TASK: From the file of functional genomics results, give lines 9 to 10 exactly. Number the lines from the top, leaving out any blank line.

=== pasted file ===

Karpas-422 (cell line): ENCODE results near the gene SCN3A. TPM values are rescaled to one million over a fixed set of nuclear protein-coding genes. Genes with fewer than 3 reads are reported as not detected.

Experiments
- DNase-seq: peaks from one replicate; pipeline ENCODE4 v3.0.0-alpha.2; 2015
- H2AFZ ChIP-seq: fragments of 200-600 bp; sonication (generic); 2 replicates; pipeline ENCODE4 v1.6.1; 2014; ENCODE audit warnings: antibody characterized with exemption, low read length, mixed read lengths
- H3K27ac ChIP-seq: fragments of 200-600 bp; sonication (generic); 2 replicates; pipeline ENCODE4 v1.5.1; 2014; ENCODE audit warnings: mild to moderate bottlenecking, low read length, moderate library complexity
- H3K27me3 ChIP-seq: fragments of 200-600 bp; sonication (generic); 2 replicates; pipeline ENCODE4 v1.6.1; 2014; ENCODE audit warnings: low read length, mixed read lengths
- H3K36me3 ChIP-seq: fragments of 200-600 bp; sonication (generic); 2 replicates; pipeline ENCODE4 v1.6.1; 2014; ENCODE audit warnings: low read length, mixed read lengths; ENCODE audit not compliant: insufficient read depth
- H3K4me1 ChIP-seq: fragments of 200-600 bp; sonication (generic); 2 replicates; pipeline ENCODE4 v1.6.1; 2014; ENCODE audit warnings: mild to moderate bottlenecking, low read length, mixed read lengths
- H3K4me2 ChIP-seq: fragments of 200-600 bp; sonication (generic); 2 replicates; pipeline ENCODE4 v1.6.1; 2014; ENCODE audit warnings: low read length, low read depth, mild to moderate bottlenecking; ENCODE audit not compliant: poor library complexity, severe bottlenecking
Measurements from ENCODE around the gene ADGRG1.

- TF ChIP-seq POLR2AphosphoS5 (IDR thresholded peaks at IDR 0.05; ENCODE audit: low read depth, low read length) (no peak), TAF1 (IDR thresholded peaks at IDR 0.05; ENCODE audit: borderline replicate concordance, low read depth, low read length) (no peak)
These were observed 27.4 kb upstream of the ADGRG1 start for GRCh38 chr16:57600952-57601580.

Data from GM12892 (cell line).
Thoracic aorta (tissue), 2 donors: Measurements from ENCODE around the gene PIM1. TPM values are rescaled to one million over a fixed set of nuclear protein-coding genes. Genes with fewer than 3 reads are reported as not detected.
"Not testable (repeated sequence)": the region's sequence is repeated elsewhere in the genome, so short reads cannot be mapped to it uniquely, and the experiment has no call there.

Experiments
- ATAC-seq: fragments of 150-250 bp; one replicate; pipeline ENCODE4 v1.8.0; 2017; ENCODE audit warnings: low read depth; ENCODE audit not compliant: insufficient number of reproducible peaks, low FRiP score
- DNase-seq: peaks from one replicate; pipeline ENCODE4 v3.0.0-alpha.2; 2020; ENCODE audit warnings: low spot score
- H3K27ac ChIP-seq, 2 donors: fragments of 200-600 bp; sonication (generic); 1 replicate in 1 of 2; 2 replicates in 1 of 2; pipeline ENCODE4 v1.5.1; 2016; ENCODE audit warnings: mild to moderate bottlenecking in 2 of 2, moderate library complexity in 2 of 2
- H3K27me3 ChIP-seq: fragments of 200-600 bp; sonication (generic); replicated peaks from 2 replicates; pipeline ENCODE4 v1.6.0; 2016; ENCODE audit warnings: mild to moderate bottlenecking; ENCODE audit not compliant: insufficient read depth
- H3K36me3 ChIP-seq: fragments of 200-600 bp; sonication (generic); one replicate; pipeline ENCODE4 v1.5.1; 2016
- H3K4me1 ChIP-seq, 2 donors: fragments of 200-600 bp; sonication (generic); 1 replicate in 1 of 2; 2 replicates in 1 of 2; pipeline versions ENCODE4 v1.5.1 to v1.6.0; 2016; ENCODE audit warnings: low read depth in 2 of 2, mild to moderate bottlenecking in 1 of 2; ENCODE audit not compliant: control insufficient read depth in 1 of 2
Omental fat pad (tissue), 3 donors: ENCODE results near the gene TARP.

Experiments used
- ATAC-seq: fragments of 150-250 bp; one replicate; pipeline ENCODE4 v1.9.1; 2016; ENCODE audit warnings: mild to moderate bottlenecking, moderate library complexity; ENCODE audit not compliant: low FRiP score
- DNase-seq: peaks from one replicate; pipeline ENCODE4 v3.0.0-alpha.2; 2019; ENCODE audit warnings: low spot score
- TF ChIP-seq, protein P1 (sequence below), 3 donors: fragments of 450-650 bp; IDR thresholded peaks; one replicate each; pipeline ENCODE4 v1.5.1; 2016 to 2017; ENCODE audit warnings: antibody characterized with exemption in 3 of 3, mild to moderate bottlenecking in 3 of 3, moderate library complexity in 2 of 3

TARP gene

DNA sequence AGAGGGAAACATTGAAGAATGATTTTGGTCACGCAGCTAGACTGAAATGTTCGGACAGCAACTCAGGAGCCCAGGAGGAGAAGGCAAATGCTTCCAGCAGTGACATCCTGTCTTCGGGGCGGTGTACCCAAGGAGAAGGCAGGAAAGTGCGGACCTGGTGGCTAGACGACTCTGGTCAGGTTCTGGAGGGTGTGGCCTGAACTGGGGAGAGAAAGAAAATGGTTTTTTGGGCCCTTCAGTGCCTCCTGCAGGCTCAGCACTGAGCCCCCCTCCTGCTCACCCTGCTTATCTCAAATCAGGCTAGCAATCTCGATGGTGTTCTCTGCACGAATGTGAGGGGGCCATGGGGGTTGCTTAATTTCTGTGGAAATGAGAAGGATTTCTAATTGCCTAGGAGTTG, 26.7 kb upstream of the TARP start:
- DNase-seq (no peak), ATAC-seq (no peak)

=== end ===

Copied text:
- H3K4me2 ChIP-seq: fragments of 200-600 bp; sonication (generic); 2 replicates; pipeline ENCODE4 v1.6.1; 2014; ENCODE audit warnings: low read length, low read depth, mild to moderate bottlenecking; ENCODE audit not compliant: poor library complexity, severe bottlenecking
Measurements from ENCODE around the gene ADGRG1.